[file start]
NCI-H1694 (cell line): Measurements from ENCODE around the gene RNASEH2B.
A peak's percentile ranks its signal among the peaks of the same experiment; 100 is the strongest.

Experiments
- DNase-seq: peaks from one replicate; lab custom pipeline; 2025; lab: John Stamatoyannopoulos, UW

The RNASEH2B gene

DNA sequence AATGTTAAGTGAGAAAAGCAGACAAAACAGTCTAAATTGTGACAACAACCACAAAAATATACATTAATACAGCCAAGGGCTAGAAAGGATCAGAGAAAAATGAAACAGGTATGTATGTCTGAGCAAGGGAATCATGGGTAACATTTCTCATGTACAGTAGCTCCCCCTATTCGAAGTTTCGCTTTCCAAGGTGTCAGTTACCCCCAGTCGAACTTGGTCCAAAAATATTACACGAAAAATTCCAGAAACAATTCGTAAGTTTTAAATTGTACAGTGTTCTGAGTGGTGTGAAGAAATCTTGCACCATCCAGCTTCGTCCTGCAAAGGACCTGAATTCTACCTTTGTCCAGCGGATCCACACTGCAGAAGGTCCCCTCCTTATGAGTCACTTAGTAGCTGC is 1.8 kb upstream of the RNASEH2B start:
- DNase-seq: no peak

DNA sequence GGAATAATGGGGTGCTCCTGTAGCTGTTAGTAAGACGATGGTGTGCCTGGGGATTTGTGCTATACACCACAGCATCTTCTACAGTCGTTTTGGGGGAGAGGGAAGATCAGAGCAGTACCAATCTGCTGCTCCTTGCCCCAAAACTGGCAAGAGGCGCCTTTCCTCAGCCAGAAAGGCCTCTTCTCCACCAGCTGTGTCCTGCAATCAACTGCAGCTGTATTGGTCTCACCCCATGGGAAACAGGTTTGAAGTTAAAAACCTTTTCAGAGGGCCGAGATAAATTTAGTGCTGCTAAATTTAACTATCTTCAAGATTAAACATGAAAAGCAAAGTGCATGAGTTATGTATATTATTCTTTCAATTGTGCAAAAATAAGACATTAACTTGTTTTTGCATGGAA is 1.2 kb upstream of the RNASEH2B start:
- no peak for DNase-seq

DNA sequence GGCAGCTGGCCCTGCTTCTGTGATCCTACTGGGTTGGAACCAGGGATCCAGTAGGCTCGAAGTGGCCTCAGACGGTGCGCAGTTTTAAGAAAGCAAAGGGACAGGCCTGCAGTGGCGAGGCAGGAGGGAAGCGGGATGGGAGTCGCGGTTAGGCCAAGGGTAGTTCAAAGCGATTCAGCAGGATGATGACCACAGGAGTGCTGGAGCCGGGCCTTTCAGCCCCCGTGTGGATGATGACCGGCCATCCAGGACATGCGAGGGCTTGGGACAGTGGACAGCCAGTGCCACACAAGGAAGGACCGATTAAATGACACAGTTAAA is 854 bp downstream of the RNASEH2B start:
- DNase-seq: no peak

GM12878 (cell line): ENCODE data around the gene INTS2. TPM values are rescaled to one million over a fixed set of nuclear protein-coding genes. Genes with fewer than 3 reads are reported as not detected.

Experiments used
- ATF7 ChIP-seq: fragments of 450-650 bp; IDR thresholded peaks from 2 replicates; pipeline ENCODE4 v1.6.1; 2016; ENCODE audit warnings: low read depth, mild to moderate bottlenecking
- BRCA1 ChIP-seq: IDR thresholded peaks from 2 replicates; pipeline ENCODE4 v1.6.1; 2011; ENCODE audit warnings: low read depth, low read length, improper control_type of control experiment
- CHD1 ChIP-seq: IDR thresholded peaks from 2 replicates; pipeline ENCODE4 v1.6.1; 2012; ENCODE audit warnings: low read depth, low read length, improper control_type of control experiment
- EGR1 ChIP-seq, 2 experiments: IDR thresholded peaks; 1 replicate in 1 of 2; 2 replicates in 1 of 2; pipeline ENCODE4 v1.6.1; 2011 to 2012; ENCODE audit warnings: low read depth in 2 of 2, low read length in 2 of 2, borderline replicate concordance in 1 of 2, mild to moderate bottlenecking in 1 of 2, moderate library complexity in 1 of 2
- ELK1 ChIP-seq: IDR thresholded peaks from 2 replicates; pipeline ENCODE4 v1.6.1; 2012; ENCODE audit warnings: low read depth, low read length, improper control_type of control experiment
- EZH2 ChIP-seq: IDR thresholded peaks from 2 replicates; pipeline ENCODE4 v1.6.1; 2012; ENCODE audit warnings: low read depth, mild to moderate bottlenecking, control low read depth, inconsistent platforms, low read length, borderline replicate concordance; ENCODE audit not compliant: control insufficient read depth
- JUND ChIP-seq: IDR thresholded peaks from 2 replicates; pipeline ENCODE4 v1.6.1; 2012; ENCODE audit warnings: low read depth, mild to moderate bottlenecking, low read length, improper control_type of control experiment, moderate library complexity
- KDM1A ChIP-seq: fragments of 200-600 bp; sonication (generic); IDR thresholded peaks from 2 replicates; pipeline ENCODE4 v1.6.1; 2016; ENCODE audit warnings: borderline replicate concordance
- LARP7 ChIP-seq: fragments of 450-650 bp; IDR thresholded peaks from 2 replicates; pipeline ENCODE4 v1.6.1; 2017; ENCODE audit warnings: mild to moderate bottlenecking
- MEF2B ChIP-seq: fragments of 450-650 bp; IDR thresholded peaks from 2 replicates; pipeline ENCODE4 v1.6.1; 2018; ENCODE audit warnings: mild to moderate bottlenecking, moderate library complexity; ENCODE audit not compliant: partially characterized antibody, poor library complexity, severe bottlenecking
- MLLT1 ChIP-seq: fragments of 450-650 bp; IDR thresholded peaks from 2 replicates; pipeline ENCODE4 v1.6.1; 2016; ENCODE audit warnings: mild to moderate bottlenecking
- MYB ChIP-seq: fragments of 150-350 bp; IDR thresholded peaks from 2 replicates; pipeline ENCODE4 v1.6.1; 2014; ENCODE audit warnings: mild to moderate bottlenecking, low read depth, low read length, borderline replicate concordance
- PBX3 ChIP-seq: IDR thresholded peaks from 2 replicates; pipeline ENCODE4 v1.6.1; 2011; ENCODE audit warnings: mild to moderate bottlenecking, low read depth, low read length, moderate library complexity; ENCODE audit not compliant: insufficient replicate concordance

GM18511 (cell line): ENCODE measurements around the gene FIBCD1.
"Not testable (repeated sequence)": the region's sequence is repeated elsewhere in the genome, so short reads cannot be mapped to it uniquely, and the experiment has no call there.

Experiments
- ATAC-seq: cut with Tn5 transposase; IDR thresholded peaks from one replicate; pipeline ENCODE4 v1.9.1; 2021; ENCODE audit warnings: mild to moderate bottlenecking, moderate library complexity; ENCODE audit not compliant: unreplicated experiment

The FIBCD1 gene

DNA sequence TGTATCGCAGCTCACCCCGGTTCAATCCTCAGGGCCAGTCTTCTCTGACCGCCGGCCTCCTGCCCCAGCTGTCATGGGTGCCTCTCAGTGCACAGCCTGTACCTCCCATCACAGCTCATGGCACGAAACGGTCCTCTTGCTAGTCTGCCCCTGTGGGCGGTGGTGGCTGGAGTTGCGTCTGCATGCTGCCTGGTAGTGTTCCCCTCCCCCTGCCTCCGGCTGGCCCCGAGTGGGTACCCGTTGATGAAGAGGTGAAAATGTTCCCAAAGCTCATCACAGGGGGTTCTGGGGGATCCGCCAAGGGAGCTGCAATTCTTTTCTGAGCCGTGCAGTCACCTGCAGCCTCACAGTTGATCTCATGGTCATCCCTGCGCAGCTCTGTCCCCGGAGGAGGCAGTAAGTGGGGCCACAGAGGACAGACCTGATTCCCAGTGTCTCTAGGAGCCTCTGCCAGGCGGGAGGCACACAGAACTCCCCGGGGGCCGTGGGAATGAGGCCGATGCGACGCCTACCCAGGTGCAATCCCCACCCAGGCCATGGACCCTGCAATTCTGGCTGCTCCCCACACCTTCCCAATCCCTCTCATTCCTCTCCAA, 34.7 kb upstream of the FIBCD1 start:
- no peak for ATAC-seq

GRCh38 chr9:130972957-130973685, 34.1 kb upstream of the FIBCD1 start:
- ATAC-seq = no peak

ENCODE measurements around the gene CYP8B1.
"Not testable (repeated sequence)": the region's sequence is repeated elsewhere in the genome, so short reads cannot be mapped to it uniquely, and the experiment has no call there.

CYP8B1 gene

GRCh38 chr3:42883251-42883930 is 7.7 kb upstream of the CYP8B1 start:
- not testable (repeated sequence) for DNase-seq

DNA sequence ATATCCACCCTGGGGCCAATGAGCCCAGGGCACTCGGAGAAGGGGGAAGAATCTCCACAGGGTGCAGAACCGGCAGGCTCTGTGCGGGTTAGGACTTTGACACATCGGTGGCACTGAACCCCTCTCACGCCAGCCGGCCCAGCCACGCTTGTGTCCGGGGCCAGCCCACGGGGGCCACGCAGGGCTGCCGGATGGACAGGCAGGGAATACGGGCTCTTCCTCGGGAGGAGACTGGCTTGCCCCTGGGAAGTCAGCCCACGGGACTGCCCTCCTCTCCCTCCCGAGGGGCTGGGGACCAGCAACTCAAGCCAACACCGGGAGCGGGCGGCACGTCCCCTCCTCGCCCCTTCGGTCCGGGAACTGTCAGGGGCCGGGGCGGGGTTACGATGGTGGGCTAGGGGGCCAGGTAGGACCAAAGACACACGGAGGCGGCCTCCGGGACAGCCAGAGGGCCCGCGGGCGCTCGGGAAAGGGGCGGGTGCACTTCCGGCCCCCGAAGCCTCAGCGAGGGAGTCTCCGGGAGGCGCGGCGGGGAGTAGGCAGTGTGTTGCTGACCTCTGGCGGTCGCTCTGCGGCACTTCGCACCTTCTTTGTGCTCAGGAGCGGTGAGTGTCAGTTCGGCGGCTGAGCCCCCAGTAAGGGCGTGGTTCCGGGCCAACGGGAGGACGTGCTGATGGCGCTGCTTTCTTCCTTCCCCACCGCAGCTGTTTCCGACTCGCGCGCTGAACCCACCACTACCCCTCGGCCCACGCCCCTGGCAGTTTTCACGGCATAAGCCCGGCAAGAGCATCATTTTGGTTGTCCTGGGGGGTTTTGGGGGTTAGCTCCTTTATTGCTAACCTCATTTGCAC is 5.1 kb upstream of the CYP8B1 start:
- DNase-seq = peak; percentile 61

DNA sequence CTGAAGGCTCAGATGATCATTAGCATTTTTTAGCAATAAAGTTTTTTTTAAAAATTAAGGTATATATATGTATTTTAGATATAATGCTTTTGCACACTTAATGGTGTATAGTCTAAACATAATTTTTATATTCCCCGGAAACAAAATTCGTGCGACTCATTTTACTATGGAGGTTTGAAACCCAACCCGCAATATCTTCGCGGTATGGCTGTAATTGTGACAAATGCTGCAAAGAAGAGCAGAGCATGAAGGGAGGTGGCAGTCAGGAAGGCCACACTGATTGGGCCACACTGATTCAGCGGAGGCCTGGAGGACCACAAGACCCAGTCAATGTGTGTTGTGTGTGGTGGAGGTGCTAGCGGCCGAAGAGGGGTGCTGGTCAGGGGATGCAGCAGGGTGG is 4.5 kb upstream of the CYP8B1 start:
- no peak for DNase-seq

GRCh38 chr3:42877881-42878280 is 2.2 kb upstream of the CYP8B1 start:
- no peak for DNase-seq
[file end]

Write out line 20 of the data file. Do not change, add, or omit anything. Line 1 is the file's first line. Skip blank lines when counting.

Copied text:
- JUND ChIP-seq: IDR thresholded peaks from 2 replicates; pipeline ENCODE4 v1.6.1; 2012; ENCODE audit warnings: low read depth, mild to moderate bottlenecking, low read length, improper control_type of control experiment, moderate library complexity